The act of worshiping is a common practice in many religions, including Buddhism. Worship of Buddha is a very important aspect in Buddhist culture. This article will discuss how often Buddhists worship and why.
In order to better understand the frequency and significance of Buddhist worship, we need to first explore what it means for Buddhist to “worship.” The word “worship” can be interpreted as paying respect or showing honor towards someone or something. This could mean giving thanks for blessings received from a higher power, praising an individual who has done something great, or even asking forgiveness for wrongs committed against another person.
Buddhism has its own set of rituals and rules, just like other religions. During childhood, rituals and rules of worship are taught in the family setting. As soon as a young Buddhist is familiar with the rules of rituals, he/she can perform them both in the temple and at home. Buddhist countries follow lunar calendars and thus there are no fixed days on which worship is held.
How Does a Buddhist Schedule Worship?
The Buddhist religion is a pretty diverse tradition with many different sects, each of which has its own approach to worship.
Buddhist worship can be as often or infrequent as one chooses to do so. Some choose to pray and meditate every day, while others may only do it once a week or month. It is up to each person’s preference how they would like their spiritual life to look like. On a broader scale, followers of Buddhism worship informally every day and formally on special occasions.
Buddhist worship typically is not limited to only one activity. Buddhists meditate, chant, and live a life of service so all of these are considered worship in Buddhism. What makes it difficult to answer this question is that there are many individuals who practice various forms of Buddhism with different philosophies so it’s hard to speak on behalf of an entire group!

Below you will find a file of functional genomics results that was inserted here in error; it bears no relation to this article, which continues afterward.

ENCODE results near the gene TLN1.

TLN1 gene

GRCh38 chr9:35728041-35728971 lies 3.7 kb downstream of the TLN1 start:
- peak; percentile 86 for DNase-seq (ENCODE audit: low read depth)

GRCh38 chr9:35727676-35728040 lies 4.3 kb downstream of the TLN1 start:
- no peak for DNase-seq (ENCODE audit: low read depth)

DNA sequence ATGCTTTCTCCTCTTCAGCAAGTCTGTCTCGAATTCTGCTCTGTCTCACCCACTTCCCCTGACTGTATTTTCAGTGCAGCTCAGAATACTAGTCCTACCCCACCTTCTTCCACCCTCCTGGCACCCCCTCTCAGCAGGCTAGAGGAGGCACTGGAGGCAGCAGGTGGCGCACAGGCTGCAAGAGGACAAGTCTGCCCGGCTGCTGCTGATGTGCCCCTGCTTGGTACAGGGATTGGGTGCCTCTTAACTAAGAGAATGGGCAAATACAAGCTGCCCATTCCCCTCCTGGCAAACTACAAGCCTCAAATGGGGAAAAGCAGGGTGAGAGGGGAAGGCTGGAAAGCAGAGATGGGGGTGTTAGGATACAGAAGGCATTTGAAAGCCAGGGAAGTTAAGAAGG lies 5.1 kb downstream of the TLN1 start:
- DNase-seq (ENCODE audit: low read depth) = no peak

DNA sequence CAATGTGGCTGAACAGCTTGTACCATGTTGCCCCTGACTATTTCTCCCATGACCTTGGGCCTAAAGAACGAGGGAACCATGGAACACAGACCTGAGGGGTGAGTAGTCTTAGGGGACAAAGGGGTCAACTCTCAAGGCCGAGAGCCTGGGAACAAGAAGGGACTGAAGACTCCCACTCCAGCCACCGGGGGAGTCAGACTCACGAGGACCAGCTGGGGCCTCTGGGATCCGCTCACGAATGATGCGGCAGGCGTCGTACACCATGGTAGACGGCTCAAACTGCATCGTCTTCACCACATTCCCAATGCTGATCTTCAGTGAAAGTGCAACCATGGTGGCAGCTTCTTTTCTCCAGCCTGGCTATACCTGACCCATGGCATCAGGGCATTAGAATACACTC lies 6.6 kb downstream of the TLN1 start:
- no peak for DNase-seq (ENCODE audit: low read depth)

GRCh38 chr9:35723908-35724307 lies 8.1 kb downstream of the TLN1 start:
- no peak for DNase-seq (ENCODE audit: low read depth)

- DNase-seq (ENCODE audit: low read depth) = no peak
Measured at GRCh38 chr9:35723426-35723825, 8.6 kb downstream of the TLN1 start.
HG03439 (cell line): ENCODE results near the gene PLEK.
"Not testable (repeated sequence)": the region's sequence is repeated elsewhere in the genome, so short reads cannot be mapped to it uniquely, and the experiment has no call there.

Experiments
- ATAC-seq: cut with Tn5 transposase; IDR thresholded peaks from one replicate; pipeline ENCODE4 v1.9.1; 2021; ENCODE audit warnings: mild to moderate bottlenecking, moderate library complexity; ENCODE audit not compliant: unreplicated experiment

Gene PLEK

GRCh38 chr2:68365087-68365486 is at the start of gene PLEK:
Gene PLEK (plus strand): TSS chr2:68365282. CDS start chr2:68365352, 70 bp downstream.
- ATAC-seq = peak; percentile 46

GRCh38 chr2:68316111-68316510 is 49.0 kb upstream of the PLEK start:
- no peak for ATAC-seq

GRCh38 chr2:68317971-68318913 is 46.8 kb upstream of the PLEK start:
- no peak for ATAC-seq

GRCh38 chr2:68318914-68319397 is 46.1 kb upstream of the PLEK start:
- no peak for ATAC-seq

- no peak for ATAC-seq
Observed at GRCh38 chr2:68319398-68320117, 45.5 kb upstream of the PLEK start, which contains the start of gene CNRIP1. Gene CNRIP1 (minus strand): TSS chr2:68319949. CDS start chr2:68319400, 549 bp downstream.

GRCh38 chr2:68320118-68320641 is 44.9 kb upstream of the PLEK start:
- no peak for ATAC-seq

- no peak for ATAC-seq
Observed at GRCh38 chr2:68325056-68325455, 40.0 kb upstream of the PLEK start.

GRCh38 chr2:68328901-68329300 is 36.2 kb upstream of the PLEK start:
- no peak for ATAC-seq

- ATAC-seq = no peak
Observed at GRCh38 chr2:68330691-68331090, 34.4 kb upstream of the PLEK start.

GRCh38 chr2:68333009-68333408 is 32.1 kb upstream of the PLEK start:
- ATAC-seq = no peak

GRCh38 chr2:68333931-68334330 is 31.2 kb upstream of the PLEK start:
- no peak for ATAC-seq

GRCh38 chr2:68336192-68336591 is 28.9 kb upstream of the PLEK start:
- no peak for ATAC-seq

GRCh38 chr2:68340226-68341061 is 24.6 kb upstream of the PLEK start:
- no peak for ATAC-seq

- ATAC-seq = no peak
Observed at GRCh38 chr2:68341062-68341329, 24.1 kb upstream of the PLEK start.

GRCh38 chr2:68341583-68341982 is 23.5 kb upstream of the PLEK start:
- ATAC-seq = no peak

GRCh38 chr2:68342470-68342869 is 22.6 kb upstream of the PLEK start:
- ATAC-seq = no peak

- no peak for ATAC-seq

“Puja” sessions are performed at home by the worshipers seated in front of images of Buddha, barefoot. Out of respect for the Buddha image, worshipers place their feet far away from the image. Then in remembrance of the Buddha, the group read his praises. This kind of prayer is referred to as “Buddha Vandana.” Typically, it is performed at home three to four times a day, in the morning, before lunch, in the evening, and before going to sleep. Meditation and reading of Buddhist texts are also practiced.
On the other hand, Buddhism has different sized temples. These temples are called pagodas in China and Japan. Buddha’s image or statue is a prominent feature of all Buddhist temples. Every month, Buddhists observe religious holidays on specific days. During these special days, Buddhists flock to the temple in large numbers.
Buddhist years are based on lunar phases. Consequently, the new moon determines the beginning of every month. Based on this calculation, each month will contain 29 or 30 days. That is why the Buddhist calendar has 10 less days than the Western one. Buddhists attach great importance to the full moon or new moon of every month.
More detailed information about the special Buddhist occasions can be found in the following article:
According to Buddhism, life is a continuous cycle of birth-life-death-rebirth. It’s a never-ending cycle, since you’ll reincarnate after death. Buddhists believe that the only way to break this cycle is to become enlightened through “Sādhanā”.
The process is continuous and doesn’t have a timetable attached to it. Everyone is welcome to engage in prayer/meditation/sadhana at any time. But the special occasions for praying are there only to preserve the spirit of Triratna (the Buddha, the dharma, and the sangha) in every Buddhist’s heart.
You can also find Buddhist around the world who live ascetic lifestyles that involve meditating for hours on end while living out of their backpacks in order to be as independent from society as possible.
It is up to each individual to decide what approach they take to purifying their Karma by fostering virtues and abandoning vices, as well as how much time they devote towards achieving this goal.
Many Buddhists, for example, believe that if they live by the five precepts and observe the Noble Eightfold Path, it doesn’t matter how often they go to temple or who their teachers are. But others do worship more than once a day and still others make an effort to visit temples at least twice a month.